Saturday, May 20, 2006

Keep a journal: help your memory

If, like me, you forget certain things you have to do, and then remember them the minute before you have to do them, then keeping a journal is for you.

You don’t have to write pages and pages. In fact, you can write as much as you want, or as little as you think is necessary. Keep a record of the times and dates of tasks, appointments, meetings, and deadlines – anything you need to do on time.

You can also keep records of things like your impressions, what you were thinking at the time, what you thought of others – anything you think you might benefit from rereading later.

If you are a student learning English, for example, you could keep a record of some important parts of your lesson to remind you when you come to do things like write essays and assignments.

Let’s say your teacher gives you some important vocabulary that you know you will need when you come to write up your essay. Make a note of it, and label it so you can find it easily later. Actually, you could keep a special section in the back of your journal for words you want to use later – organize the lists of words alphabetically to enable you to find them later.

The act of writing English in a journal will affect your own ability to write. Without the necessity of having anyone else read your journal, you are free to write anything you like – this may sound like allowing bad English, but there is no such thing as bad English – there is only English at a certain point in your learning experience – your English isn’t bad, it’s just not accurate yet. It’s as accurate as you can make it bat this particular point in your education.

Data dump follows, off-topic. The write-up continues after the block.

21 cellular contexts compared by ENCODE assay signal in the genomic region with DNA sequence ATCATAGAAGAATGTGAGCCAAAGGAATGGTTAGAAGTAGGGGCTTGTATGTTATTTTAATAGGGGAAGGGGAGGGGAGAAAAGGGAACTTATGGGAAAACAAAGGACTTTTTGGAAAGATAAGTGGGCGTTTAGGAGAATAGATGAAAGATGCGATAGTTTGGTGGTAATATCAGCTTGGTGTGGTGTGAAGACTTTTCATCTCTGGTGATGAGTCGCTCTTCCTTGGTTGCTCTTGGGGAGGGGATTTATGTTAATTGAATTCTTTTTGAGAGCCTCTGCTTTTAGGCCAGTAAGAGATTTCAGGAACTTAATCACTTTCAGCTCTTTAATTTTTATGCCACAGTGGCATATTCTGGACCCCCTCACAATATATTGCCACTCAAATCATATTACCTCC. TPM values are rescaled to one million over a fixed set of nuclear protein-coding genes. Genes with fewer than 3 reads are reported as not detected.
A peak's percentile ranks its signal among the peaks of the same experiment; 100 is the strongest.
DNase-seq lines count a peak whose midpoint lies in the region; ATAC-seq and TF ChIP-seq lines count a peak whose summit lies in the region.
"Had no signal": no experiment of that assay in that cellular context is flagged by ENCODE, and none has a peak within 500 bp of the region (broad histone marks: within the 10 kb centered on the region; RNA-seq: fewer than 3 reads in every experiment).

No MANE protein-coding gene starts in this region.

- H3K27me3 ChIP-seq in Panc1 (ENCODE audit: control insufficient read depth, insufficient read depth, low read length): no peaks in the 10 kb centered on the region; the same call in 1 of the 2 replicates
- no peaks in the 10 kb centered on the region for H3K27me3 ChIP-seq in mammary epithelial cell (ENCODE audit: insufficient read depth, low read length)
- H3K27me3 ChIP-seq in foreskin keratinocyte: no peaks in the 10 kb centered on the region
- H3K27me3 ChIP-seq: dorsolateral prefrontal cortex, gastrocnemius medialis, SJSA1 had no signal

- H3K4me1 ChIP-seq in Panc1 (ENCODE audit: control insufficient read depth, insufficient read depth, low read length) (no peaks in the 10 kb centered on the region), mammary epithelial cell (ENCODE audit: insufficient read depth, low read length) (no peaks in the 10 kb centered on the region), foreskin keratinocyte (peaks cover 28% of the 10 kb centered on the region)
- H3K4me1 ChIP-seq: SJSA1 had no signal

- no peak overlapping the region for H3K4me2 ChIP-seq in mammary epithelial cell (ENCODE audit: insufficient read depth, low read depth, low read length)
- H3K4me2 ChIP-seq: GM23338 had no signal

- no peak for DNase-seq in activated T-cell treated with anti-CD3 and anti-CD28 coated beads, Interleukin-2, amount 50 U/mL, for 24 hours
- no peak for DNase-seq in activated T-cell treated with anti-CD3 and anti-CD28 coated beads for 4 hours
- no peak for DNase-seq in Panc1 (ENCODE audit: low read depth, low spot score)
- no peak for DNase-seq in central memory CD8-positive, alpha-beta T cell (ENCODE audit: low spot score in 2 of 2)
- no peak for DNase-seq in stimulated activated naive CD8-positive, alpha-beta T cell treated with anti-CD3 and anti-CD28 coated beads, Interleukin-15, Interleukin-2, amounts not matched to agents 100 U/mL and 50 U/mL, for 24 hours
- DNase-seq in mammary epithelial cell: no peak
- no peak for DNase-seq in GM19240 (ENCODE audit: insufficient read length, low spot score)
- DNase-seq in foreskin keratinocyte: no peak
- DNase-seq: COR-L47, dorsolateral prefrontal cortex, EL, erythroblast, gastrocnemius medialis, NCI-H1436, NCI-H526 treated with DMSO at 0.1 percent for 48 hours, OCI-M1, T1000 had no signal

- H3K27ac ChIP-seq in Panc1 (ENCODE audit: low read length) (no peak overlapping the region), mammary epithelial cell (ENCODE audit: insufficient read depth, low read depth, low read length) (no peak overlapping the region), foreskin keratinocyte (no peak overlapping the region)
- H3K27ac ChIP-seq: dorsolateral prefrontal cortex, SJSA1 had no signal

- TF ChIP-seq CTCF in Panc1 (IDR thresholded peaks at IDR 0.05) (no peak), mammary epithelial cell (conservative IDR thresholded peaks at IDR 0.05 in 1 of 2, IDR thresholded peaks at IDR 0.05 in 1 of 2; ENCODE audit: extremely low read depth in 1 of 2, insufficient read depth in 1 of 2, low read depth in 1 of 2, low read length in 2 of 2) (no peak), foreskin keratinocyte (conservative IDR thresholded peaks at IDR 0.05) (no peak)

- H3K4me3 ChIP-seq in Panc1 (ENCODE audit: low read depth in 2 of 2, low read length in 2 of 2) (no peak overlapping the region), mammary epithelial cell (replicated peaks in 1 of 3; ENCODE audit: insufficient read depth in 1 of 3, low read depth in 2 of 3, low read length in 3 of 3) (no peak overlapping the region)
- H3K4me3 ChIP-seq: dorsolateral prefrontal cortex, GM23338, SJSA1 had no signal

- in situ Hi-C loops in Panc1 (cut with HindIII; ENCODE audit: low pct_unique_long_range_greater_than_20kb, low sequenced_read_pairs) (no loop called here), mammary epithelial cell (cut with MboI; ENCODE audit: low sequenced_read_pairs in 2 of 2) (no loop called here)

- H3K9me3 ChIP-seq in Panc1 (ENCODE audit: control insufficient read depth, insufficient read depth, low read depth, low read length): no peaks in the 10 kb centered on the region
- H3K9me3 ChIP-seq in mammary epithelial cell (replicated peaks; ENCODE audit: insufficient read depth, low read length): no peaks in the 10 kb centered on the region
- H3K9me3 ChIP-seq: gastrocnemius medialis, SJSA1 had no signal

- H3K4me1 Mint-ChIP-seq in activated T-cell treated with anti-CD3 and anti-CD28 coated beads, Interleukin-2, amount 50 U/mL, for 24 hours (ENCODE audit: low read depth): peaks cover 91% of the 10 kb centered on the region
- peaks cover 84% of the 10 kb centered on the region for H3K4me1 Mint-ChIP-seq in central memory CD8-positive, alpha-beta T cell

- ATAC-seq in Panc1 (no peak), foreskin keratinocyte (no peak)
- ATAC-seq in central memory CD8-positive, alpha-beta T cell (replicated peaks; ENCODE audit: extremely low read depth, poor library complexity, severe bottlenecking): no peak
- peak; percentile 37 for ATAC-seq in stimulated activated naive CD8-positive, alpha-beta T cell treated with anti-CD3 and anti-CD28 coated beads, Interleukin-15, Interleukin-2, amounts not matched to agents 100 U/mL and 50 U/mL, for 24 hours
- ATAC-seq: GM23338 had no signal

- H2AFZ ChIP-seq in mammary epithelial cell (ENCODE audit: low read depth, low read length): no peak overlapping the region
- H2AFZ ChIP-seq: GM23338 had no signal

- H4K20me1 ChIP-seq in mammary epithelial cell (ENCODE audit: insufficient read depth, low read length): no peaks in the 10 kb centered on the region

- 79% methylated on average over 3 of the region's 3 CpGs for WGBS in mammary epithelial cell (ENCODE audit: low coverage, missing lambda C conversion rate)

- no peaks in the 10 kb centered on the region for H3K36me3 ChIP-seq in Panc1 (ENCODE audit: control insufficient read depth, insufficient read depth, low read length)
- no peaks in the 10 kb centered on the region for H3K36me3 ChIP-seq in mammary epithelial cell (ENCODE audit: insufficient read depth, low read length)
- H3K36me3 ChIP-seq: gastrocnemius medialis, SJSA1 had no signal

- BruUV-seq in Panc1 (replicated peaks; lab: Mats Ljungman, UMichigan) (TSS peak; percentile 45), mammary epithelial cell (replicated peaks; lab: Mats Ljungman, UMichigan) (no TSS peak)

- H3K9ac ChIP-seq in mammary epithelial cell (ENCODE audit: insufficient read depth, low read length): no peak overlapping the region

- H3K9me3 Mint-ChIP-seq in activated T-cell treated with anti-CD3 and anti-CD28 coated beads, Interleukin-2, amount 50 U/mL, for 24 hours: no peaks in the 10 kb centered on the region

I’ll say it again – keeping a journal and rereading it from time to time will help you to improve your grasp of the language, and you’ll be able to track your improvements and backtrack to correct your own written English – which amounts to you being your own writing teacher – that’s the real value of keeping a journal – though not the only one. Try it – keep a daily record of your time at university. If nothing else, it will be a sentimental journey you can take every time you go through it in future.
Robert L. Fielding


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